MELBOURNE, Australia -- Even though he's won a record 16 Grand Slam titles, Roger Federer has doubters. Federer can't be considered the greatest tennis player ever, so the theory goes, since he routinely falls short against Rafael Nadal.
But Nadal, who inflicted more misery on Federer on Thursday, knows what losing regularly to a multiple Grand Slam winner feels like himself. He made history by bagging six French Open crowns and compiling an 81-match winning streak on clay, but now he's on the verge of a much more dubious feat: Becoming the first man in the Open era to lose three consecutive Grand Slam finals.
Novak Djokovic inflicted the previous two losses as part of a dominant, unexpected six-match winning streak against the Spaniard in 2011. Djokovic, who survived a five-set thriller against Andy Murray on Friday night, is set for yet another showdown with Nadal on Sunday for the Australian Open crown.
It's a fitting climax to what's been an absorbing, action-packed fortnight in Melbourne. If he finally overcomes Djokovic, Nadal will have nabbed an 11th Grand Slam title to edge closer to Federer; a win for defending champion Djokovic would be his fifth, solidifying his superiority at the summit of the men's game.
"This is a huge, huge match," said ESPN analyst Brad Gilbert, the former coach of Andre Agassi and Andy Roddick. "If you're Nadal and you win this match, it's like you hit the refresh button on your computer and you're on your way to a huge year. If Novak wins, man, you have to start talking about the guy in absolute rarefied air. He would have won four of the last five majors.
"As a fan I'm nervous just thinking about it."
You wonder if Nadal will be nervous.
Nadal had to be rooting for Murray in the semis. He went 3-0 against the Scot in Grand Slams last year.
Nadal, meanwhile, had no answer to the Djokovic game, and the Serb did the almost unthinkable by dethroning Nadal at Wimbledon. Wasn't Nadal supposed to have a clear edge on grass?
Two months later, Djokovic outlasted Nadal in a U.S. Open final that wouldn't have looked out of place at Madison Square Garden or Caesars Palace. They traded blows over and over, and Djokovic, the lightweight, was the last man standing.
"I'm sure Rafa and his whole team in the offseason have studied and tried to figure out [how to beat Djokovic]," Gilbert said. "It's like what Federer has had to do with him."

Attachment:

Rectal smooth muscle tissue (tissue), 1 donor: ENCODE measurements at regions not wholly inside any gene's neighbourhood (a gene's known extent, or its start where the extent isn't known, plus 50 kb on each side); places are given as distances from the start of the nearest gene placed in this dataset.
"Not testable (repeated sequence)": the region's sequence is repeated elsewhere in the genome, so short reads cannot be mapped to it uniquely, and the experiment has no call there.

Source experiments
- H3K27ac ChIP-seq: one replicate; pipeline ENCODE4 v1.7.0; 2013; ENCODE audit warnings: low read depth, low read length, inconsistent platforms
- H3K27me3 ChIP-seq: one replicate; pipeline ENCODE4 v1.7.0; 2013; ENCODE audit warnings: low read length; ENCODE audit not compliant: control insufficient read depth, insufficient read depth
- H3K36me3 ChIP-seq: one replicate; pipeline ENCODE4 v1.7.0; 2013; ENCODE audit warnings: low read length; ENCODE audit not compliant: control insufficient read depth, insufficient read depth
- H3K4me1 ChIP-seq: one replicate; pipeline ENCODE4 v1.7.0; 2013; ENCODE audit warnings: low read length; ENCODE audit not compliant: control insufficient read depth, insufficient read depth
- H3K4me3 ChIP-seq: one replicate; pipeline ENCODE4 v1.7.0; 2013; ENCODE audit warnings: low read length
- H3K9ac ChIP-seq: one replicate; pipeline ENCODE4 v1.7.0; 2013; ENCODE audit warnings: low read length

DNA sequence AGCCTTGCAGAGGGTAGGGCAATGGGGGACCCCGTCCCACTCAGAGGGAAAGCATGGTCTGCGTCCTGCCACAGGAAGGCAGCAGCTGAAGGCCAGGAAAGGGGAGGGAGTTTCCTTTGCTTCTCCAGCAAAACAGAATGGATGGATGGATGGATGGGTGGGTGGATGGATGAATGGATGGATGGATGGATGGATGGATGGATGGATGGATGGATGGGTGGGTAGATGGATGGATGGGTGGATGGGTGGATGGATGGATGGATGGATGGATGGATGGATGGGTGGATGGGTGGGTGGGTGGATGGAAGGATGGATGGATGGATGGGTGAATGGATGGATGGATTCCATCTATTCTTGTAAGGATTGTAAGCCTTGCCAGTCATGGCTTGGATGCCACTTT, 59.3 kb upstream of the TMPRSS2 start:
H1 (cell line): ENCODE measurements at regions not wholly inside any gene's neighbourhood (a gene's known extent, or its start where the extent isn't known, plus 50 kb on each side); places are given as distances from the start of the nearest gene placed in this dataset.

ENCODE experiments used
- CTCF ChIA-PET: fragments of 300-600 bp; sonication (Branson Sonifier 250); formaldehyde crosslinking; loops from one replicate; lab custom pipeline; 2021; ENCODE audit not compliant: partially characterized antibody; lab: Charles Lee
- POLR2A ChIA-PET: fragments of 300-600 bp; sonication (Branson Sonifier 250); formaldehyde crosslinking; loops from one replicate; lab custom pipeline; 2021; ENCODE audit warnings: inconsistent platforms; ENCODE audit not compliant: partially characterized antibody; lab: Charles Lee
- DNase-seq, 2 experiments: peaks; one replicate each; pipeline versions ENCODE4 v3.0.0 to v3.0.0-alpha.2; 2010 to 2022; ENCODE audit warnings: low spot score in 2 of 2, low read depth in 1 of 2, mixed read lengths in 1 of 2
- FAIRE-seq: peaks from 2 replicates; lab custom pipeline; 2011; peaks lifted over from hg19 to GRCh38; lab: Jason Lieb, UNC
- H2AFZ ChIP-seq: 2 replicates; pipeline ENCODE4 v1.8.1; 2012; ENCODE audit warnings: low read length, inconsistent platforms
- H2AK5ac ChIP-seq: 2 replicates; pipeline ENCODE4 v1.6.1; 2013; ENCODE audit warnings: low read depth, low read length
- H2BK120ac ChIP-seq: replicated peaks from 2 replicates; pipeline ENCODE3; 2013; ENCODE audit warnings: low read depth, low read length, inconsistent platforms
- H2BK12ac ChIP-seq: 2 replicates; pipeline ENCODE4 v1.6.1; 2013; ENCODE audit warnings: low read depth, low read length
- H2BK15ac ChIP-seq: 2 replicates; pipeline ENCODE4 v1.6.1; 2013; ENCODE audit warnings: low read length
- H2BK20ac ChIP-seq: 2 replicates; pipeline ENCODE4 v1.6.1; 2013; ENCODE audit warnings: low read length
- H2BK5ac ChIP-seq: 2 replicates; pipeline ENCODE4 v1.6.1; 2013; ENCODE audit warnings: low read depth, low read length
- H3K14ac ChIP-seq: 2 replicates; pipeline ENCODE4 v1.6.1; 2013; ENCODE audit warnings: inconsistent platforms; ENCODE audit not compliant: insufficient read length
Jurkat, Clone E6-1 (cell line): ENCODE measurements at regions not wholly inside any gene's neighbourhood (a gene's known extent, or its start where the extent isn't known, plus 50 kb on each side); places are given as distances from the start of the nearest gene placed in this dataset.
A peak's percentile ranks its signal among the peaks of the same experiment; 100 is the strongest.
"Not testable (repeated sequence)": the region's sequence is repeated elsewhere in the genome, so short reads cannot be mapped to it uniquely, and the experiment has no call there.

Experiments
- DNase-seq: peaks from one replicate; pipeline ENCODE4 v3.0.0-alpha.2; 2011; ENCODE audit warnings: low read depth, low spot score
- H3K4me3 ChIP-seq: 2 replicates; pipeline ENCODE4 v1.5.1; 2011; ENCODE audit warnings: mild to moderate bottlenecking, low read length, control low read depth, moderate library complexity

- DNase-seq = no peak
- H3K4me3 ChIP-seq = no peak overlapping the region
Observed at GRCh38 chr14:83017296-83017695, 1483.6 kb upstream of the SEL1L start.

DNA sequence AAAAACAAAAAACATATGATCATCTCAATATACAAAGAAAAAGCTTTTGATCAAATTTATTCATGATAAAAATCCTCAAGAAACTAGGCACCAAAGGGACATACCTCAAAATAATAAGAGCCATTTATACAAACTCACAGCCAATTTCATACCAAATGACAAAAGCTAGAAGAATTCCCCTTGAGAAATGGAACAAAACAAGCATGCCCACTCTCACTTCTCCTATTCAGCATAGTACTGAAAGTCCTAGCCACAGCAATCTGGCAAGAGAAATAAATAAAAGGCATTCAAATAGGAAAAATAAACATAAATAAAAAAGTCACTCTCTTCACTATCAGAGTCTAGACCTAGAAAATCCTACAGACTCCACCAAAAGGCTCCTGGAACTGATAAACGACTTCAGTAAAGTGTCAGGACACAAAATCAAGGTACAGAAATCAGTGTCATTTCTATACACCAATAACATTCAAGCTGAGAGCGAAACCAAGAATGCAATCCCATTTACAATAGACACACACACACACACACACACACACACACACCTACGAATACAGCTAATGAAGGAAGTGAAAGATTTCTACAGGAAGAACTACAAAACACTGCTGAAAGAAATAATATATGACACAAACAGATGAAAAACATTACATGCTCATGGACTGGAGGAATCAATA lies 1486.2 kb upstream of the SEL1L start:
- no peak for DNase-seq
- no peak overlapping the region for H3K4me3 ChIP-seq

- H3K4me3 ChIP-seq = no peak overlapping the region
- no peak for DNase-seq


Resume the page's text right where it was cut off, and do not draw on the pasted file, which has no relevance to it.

Djokovic held up fine in southwest London and Flushing Meadows, but his health is a concern here. He suffered spells of breathing problems (yes, again), which were caused by allergies, against Murray and then David Ferrer in the quarterfinals.
"I've been trying to do everything possible to clear that out," Djokovic said. "But we are all surrounded with the flowers. It's really difficult to take that away."
Djokovic would hunch over following rallies and walk to his chair at a turtle's pace at changeovers.
And after Murray took a two-sets-to-one lead in the semis, Djokovic appeared to be on his way out. Fortunately for him, Murray waned in the fourth and a re-energized Djokovic eventually advanced in 4 hours, 50 minutes.
"Even if he's suffering from those breathing problems, the guy was running like a gazelle in the third, fourth and fifth," Gilbert said. "From what I saw, the guy is an animal. He was getting stronger at the end."
Respiratory issues aside, he'll no doubt be tired and has a day less than Nadal to recover. Nadal was in a similar position in 2009, when he downed Fernando Verdasco in 5 hours, 14 minutes on a Friday and had to face Federer two days later. He won.
"We all have different bodies that require more or less time to recover, so I can't really compare," Djokovic said. "I will do my best to recover. I have a day and a half. I will try to get as much sleep and [get] a recovery program underway and hope for the best. I think it's going to be crucial for me to recover and to be able to perform my best because Rafa is fit. He's playing well."
Nadal expects Djokovic to be OK.
"Having one day off, I believe you are not in big trouble," he said.
Nadal, likely the crowd favorite, hasn't been without health scares of his own. His training in December was truncated because of a shoulder injury, and he came close to withdrawing from the Australian Open when he hurt his knee while seated at a chair at his hotel in Melbourne.
Only to Rafa, eh? Now, though, the knee is fine.
His game plan must be, too.
Nadal added a little weight to his racket in the offseason in an effort to hit more winners, but he said it would take months to make all the changes he wants to his game. If outlasting Djokovic won't do, he'll need to speed up the process.
"I don't know if I am enough ready to win the match of tomorrow, but I believe that I can do it, and I'm going to fight for it," he said.
He wants to indeed avoid losing seven in a row, no?
Prediction: Djokovic in four
London-based Ravi Ubha covers soccer and tennis for ESPN.com. You can follow him on Twitter.